We dined at Mr. Peter Garrick's, who was in a very lively humour, and verified Johnson's saying, that if he had cultivated gaiety as much as his brother David, he might have equally excelled in it. He was to-day quite a London narrator, telling us a variety of anecdotes with that earnestness and attempt at mimicry which we usually find in the wits of the metropolis. Dr. Johnson went with me to the cathedral in the afternoon. It was grand and pleasing to contemplate this illustrious writer, now full of fame, worshipping in “the solemn temple of his native city.
I returned to tea and coffee at Mr. Peter Garrick's, and then found Dr. Johnson at the Reverend Mr. Seward's, canon residentiary, who inhabited the bishop's palace, in which Mr. Walmesley lived, and which had been the scene of many happy hours in Johnson's early life. Mr. Seward had, with ecclesiastical hospitality and politeness, asked me in the morning, merely as a stranger, to dine with him ; and in the afternoon, when I was introduced to him, he asked Dr. Johnson and me to spend the evening, and sup with him. He was a genteel, well-bred, dignified clergyman, had travelled with Lord Charles Fitzroy, uncle of the present Duke of Grafton, who died when abroad, and he had lived much in the great world. He was an ingenious and literary man, had published an edition of Beaumont and Fletcher, and written verses in Dodsley's collection. His lady was the daughter of Mr. Hunter, Johnson's first schoolmaster. And now, for the first time, I had the pleasure of seeing his celebrated daughter, Miss Anna Seward, to whom I have since been indebted for many civilities, as well as some obliging communications concerning Johnson.
Mr. Seward mentioned to us the observations which he had made upon the strata of earth in volcanos, from which it appeared, that they were so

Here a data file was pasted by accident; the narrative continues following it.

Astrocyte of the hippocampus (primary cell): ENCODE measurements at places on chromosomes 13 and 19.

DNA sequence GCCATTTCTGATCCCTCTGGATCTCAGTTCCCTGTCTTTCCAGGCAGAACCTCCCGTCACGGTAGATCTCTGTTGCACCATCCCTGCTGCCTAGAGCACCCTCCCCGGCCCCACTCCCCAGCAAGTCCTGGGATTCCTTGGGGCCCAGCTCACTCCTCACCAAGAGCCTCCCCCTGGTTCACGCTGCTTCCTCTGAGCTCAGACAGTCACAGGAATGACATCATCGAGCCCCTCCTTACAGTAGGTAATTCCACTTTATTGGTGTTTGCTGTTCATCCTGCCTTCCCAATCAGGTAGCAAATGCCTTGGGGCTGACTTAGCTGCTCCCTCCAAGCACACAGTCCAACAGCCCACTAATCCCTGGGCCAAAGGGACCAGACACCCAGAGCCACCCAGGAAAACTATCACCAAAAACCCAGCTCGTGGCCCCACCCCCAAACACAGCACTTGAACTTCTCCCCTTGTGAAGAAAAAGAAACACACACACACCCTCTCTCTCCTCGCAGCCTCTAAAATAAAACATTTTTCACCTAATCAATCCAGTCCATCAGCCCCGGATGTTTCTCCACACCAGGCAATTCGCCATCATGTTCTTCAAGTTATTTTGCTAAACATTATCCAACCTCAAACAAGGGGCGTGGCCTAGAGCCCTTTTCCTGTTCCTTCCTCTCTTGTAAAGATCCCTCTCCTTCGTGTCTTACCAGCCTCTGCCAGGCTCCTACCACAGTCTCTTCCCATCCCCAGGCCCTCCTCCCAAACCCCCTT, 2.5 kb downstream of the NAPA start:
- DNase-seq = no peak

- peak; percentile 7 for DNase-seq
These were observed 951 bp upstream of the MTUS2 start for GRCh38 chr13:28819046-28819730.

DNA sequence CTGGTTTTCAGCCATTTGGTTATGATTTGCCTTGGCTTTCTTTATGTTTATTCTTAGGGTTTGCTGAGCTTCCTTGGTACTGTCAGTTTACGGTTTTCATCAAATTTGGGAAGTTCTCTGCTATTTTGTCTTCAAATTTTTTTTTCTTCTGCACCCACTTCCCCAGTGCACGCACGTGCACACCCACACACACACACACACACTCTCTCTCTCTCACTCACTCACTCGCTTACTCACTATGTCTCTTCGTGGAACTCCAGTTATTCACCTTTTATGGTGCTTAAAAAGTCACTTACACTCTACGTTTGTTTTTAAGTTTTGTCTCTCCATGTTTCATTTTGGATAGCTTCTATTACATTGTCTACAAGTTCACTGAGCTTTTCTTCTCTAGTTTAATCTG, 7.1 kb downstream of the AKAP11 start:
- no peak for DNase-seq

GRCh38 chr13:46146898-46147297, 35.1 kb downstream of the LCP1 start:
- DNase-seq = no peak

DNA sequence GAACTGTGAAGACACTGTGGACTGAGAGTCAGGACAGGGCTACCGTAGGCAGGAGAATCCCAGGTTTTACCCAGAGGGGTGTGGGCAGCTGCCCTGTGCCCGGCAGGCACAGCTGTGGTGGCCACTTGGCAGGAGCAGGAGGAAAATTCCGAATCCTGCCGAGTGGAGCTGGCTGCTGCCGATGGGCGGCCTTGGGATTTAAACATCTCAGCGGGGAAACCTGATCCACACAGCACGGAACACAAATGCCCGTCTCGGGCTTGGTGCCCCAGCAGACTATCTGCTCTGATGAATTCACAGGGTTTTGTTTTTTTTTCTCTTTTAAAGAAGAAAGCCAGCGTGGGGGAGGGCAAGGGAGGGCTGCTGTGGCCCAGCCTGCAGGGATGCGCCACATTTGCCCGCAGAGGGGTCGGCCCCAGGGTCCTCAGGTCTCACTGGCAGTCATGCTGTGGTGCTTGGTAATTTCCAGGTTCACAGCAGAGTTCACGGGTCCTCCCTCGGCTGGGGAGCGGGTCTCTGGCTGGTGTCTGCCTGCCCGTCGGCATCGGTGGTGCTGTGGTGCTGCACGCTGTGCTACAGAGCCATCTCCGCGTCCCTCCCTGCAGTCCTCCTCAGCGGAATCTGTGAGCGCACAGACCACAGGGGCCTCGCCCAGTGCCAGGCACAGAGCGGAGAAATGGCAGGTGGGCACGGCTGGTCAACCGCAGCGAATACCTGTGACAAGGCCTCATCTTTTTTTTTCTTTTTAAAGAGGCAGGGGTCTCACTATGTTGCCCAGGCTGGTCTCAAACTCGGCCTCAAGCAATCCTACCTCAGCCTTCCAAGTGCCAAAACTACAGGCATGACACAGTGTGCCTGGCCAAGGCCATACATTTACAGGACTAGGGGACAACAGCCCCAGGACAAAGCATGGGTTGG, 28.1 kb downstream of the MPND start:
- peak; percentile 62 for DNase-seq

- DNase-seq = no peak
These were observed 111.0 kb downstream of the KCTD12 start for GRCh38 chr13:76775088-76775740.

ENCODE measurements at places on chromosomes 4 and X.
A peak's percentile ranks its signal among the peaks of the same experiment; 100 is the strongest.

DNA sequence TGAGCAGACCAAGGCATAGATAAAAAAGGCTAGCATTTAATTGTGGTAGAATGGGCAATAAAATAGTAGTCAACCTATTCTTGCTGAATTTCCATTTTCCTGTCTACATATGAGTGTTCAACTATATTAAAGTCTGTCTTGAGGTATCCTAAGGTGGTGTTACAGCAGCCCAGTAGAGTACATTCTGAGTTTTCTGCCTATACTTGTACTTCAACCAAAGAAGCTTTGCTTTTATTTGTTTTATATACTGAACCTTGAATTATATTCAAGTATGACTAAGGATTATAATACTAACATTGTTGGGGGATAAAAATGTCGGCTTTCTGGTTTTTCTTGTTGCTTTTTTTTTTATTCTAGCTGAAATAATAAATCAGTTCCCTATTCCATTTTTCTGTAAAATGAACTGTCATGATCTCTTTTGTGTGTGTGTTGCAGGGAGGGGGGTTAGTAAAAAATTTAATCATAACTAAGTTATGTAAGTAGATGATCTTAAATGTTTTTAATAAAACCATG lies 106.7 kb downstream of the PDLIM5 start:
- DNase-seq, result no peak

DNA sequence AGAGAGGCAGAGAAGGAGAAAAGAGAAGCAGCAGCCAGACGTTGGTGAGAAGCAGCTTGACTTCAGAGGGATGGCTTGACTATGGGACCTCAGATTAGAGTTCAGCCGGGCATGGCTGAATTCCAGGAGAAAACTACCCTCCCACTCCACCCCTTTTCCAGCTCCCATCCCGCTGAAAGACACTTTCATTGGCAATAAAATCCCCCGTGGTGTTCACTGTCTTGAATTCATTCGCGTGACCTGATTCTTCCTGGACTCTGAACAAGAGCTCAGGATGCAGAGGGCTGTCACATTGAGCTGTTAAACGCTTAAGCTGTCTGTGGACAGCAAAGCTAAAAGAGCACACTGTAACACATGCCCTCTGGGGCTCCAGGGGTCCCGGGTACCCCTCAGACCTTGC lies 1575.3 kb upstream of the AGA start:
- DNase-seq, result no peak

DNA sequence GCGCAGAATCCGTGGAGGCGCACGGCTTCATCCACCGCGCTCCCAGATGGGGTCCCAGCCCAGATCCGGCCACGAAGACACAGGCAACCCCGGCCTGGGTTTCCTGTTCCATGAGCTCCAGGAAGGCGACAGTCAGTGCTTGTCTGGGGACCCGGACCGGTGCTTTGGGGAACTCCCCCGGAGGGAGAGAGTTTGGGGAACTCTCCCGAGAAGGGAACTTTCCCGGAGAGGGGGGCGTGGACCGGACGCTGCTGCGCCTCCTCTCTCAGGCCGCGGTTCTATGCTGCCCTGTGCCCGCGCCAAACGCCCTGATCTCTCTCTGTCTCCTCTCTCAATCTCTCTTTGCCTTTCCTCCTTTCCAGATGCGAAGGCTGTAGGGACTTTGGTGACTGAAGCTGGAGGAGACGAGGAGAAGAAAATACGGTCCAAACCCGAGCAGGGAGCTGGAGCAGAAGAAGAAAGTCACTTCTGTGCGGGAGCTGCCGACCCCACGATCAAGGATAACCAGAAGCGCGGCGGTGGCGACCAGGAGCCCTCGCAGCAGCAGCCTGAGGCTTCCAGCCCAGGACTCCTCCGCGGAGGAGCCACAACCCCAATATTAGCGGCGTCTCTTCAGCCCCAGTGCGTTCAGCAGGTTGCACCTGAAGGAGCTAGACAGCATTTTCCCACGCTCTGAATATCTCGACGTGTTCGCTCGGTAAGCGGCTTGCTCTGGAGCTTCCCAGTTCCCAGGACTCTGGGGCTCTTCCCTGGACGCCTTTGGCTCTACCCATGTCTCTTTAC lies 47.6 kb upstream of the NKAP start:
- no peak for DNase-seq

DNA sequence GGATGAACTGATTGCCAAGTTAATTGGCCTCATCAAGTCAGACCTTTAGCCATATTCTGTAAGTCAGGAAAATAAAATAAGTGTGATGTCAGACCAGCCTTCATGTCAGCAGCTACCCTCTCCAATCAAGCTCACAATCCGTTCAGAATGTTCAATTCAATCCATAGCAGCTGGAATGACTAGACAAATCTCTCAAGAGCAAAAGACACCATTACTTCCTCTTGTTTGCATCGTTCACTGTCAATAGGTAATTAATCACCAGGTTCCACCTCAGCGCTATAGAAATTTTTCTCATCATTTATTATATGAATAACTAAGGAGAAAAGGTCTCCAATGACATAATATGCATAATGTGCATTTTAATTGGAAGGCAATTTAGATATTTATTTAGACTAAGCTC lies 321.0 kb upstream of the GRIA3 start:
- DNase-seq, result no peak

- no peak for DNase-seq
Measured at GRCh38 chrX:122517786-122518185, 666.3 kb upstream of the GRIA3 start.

DEATH OF MR. THRALE's son.
very different in depth at different periods, that no calculation whatever could be made as to the time required for their formation. This fully refuted an anti-mosaical remark introduced into Captain Brydone's entertaining tour ('), I hope heedlessly, from a kind of vanity which is too common in those who have not sufficiently studied the most important of all subjects. Dr. Johnson, indeed, had said before, independent of this observation, “Shall all the accumulated evidence of the history of the world shall the authority of what is unquestionably the most ancient writing, be overturned by an uncertain remark such as this?
On Monday, March 25., we breakfasted at Mrs. Lucy Porter's. Johnson had sent an express to Dr. Taylor's, acquainting him of our being at Lichfield, and Taylor had returned an answer that his postchaise should come for us this day. While we sat at breakfast, Dr. Johnson received a letter by the post, which seemed to agitate him very much. When he had read it, he exclaimed, “One of the most dreadful things that has happened in my time.” The phrase my time, like the word age, is usually understood to refer to an event of a public or general nature. I imagined something like an assassination of the king - like a gunpowder plot carried into execution or like another fire of London. When asked, “What is it, Sir?” he answered, “ Mr. Thrale has lost his only son!” This was, no doubt, a very great affliction to Mr. and Mrs. Thrale, which their
(1) In Sicily and Malta. - C.